Sadra’s philosophy brings together two assertions from Aristotle: “God is pure act and energia is the truth of being.” But in order to bring the energetics of being to its furthest consequences, he willingly inscribes it within a theoretical framework that hierarchizes the existent according to Platonic models (Jambet, 26). Thus, the focal point of his text is neo-Platonic, that the real is One; that it is graspable, and that one can grasp the real as One only by a particular grasping of being. The problem of the real becomes intertwined with the problem of being for Sadra.
The mode of the truth of being is said in the inadequation of the prophet to God. In this sense, Islam is the bearer of an immanent ontology:
“Truth is thus not the adequate of the representation to the thing but the inadequation of man as prophet to the language of the divine speaker, the absolute subject supposed to speak – an inadequation experienced in anguish (Muhammad seized with terror after the visitation of the angel), an inadequation struggled against but never vanquished, in the infinite exegesis of the letter” (Jambet, 21).
Being is defined by Sadra as the “intensity of the real proceeding from its source through the hierarchy of worlds” (Jambet, 73), and ontology is therefore not an existential philosophy, but a doctrine of the reality of the real itself. To develop his doctrine, Sadra sought to re-think all of philosophy in order that God may be proven in a self-evident manner so that he does not arrive as a representational proof, and the route to this understanding of God comes through metaphysics, a metaphysics that seeks to identify what constitutes the act of being. The act of being is the divine effusion itself, but it cannot be represented in thought except through the “shadow of darkness that marks the limit of its act of being” (Jambet, 77).
“The site of the beautiful, the good, and the true is not the abstract knowledge of innocuous transcendentals but the immediate grasp of the beauty, truth, and goodness of being in the eternal center of every concrete existent, at the point where its victorious reality shines forth in its proper light” (Jambet, 84).
For Sadra, all philosophy is a type of exegesis. Its object, God, can only be attained by the Real – metaphysics is the science of the existent as existent. It culminates in the highest existent that is necessary by itself: God. If God is existence then the object of our highest knowledge will be the nature of existing rather than the quiddity of things” (47). The separation between the quiddity of being from the act of being is the very basis of his entire philosophy. To establish the act of being as the first existent, i.e. God, Sadra reverses Aristotle’s order of existents.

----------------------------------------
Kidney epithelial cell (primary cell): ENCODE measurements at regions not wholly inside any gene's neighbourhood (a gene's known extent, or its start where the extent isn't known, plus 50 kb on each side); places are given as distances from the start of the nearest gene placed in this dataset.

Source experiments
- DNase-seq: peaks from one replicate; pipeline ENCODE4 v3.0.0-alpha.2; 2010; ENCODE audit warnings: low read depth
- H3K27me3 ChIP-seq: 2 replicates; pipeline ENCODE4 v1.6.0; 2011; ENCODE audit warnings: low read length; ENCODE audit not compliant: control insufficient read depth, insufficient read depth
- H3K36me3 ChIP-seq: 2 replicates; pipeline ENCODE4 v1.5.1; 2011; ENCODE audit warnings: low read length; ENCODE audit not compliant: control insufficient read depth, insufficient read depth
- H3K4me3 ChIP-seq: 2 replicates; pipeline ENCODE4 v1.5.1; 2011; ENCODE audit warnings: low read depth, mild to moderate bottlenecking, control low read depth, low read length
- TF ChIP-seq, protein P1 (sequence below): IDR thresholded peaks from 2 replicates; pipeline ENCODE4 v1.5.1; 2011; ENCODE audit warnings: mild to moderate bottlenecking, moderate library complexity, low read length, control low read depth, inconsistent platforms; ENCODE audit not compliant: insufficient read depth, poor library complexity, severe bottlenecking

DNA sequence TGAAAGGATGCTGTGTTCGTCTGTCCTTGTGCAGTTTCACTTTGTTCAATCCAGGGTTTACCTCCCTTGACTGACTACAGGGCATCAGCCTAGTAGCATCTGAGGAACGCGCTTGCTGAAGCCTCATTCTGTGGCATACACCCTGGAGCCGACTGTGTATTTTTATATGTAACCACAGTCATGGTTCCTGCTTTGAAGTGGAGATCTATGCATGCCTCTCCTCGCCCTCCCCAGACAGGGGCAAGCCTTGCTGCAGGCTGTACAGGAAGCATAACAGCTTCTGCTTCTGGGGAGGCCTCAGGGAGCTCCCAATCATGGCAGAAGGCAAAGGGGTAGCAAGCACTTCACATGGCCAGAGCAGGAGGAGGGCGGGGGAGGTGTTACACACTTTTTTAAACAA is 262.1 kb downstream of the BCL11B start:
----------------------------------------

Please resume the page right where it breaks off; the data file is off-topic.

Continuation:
Sadra’s Conception of the Subject (self)
In addition to his philosophy of ontology, Sadra presupposes a theory of the subject that is comparable to Lacan’s conception of the subject, as the “signifier represents a subject to another signifier” i.e. a subject that emerges out of language. For Sadra, the subject (self) discovers that he is nothing other than an effect of the letter, and that his consistency is only an effect of the letter of the Qur’an.
The mode of exegesis that Sadra supports here is one that “traces the Book (Qur’an) from sensible darkness to intelligible light, and which passes the fidelity of inferior degrees where it tests all constraints of the matter up to the pure immaterial condition.” This approach all presupposes an annihilation of God through textual exegesis in order that the subject become a permanence in God. As Sadra remarks:
“We only contemplate the darkness of the letters of the Qur’an, because we are in the world of darkness… Consequently, sight only sees the colors and the meaning only obtains sensible realities, the imagination only configures imaginable things, the intelligence only knows the intelligible.”